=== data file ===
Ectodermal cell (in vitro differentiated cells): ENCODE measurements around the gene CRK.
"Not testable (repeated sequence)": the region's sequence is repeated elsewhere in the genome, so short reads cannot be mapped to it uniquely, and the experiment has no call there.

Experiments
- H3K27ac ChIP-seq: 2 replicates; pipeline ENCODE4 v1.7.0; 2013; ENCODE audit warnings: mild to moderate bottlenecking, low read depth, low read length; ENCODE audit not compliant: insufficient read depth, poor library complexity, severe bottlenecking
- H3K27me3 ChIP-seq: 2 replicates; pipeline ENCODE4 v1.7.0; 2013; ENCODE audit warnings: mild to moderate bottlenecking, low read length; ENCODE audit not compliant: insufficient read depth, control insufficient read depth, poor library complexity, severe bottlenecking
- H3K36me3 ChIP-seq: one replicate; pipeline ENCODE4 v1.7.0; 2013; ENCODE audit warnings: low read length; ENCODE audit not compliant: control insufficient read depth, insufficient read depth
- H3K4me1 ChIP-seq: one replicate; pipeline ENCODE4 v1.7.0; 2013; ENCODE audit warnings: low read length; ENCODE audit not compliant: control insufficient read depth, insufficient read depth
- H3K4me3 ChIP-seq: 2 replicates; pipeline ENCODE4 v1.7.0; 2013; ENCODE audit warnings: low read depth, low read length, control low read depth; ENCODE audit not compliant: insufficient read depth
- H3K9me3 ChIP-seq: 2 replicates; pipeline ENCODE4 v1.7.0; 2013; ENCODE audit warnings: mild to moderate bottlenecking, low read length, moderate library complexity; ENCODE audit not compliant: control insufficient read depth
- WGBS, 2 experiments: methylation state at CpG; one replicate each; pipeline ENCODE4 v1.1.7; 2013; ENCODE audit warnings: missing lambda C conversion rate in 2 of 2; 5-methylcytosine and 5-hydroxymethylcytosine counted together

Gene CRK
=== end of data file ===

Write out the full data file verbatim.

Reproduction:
Ectodermal cell (in vitro differentiated cells): ENCODE measurements around the gene CRK.
"Not testable (repeated sequence)": the region's sequence is repeated elsewhere in the genome, so short reads cannot be mapped to it uniquely, and the experiment has no call there.

Experiments
- H3K27ac ChIP-seq: 2 replicates; pipeline ENCODE4 v1.7.0; 2013; ENCODE audit warnings: mild to moderate bottlenecking, low read depth, low read length; ENCODE audit not compliant: insufficient read depth, poor library complexity, severe bottlenecking
- H3K27me3 ChIP-seq: 2 replicates; pipeline ENCODE4 v1.7.0; 2013; ENCODE audit warnings: mild to moderate bottlenecking, low read length; ENCODE audit not compliant: insufficient read depth, control insufficient read depth, poor library complexity, severe bottlenecking
- H3K36me3 ChIP-seq: one replicate; pipeline ENCODE4 v1.7.0; 2013; ENCODE audit warnings: low read length; ENCODE audit not compliant: control insufficient read depth, insufficient read depth
- H3K4me1 ChIP-seq: one replicate; pipeline ENCODE4 v1.7.0; 2013; ENCODE audit warnings: low read length; ENCODE audit not compliant: control insufficient read depth, insufficient read depth
- H3K4me3 ChIP-seq: 2 replicates; pipeline ENCODE4 v1.7.0; 2013; ENCODE audit warnings: low read depth, low read length, control low read depth; ENCODE audit not compliant: insufficient read depth
- H3K9me3 ChIP-seq: 2 replicates; pipeline ENCODE4 v1.7.0; 2013; ENCODE audit warnings: mild to moderate bottlenecking, low read length, moderate library complexity; ENCODE audit not compliant: control insufficient read depth
- WGBS, 2 experiments: methylation state at CpG; one replicate each; pipeline ENCODE4 v1.1.7; 2013; ENCODE audit warnings: missing lambda C conversion rate in 2 of 2; 5-methylcytosine and 5-hydroxymethylcytosine counted together

Gene CRK